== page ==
As a part of the JCC’s commitment to the continual maintenance of facilities, the studios A & B will be closed until reopening on Saturday, September 23rd. 

Wednesday classes will be relocated to the following areas:

8:00am Fitness Fusion with Patty-Marcus Gym-west side

8:55am Butts n Guts with Patty-Marcus Gym-west side

9:30am Body Blast with Marcela- Marcus Gym-east side

9:30am Zumba with Shara- Community hall A 

Why is the Challah Braided?

November 22, 2013

Every week, Jody Hirsh, the JCC's Judaic Education Director, provides a Judaic message that is featured at the top of the JCC's weekly email newsletter. Below is the Shabbat message for Friday, November 22, 2013. 

Why is the Challah Braided?

More about Challah!

The braided challah, of course, is familiar to Jews worldwide: 3 strand braids, 6 strand, 12 strand, round braided challahs . . . the variations are endless. But the braided variety isn’t the custom in all Jewish communities. Middle Eastern Jewish communities never braided their challahs – in fact, Middle Eastern Challahs traditionally look more like Pita bread! So where did the braided challahs come from? No one really knows! Joshua Trachtenberg, in his book, Jewish Magic and Superstition, claims that Ashkenazic Jews in German lands as early as the 10th century adopted the practice of braiding their ritual loaves from their neighbors who worshipped the goddess/spirit Perchta, or Holda, or Holle. According to Trachtenberg, these German women worshiped the goddess by offering their braided hair! The tradition of the times was braiding loaves of bread, called Perchisbrod, as an acknowledgement of this pagan custom. The Jews of German speaking lands may have embraced this local custom, removing from it any hint of its pagan origins!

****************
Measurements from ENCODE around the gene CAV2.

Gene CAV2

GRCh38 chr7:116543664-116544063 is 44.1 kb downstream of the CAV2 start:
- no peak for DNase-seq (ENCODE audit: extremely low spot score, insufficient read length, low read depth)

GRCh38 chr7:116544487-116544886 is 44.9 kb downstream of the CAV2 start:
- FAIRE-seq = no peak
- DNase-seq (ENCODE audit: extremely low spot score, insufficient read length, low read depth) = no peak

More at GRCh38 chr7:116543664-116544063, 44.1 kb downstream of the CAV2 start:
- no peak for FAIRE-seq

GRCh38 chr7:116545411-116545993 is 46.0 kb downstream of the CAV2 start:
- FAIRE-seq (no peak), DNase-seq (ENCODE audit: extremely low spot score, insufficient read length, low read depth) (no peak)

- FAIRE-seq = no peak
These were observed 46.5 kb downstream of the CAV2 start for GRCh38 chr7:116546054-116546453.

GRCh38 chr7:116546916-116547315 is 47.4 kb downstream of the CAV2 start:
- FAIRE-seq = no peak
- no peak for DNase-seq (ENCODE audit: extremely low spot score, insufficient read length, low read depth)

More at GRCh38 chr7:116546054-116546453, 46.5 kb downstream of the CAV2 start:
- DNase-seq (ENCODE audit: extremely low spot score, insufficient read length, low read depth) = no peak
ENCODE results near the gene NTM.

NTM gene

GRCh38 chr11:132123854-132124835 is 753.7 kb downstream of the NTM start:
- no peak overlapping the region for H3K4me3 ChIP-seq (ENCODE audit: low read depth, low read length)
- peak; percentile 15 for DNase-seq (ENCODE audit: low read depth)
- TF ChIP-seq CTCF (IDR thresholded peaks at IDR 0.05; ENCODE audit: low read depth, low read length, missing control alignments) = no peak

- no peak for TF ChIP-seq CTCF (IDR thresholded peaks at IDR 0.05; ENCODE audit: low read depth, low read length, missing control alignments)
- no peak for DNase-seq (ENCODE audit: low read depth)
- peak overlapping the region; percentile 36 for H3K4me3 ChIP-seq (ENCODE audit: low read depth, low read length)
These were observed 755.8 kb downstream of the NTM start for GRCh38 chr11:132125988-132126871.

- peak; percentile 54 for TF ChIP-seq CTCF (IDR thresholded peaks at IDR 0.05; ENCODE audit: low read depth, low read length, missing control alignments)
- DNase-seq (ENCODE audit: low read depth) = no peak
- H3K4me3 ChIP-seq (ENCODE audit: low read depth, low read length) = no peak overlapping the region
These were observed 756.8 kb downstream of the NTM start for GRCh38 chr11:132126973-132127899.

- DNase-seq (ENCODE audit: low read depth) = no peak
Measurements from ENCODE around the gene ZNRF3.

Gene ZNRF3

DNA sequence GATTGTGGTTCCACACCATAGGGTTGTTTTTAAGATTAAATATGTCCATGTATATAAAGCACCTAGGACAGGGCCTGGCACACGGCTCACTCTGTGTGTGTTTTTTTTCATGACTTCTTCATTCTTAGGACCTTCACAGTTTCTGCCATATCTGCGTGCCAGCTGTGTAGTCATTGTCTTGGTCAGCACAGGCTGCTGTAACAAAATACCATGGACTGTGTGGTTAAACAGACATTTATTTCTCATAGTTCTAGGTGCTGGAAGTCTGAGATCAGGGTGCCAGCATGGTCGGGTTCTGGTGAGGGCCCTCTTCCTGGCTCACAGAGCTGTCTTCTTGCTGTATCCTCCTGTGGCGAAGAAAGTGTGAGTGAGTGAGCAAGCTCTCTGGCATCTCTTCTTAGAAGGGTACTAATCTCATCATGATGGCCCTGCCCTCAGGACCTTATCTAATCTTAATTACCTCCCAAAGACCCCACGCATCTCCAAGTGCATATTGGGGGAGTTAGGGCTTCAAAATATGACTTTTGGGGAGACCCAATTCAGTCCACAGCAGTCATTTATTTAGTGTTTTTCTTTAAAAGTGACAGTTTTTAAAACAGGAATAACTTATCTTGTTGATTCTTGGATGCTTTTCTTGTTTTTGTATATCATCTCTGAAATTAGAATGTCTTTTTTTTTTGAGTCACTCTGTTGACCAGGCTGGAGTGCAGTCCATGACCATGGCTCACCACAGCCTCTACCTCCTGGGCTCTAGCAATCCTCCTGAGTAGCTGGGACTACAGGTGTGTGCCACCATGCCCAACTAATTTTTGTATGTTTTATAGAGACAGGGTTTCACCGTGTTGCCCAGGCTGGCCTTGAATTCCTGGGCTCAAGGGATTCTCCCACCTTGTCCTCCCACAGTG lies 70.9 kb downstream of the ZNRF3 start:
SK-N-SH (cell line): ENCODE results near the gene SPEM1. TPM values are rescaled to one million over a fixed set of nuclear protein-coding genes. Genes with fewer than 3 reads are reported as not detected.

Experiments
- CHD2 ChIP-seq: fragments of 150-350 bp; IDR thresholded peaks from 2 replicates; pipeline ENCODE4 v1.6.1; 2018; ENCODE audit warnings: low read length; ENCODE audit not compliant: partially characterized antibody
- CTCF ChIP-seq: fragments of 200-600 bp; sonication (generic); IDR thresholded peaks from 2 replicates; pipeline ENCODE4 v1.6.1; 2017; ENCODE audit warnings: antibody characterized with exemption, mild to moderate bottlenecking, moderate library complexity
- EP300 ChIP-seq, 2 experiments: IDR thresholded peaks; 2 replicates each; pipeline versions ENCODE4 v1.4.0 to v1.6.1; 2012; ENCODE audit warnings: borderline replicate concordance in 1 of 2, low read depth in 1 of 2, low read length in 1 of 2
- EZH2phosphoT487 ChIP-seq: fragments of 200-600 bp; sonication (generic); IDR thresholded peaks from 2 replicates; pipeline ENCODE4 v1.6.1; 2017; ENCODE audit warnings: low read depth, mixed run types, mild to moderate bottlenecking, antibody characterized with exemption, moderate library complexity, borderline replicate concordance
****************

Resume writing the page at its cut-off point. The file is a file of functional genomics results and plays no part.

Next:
Shabbat Shalom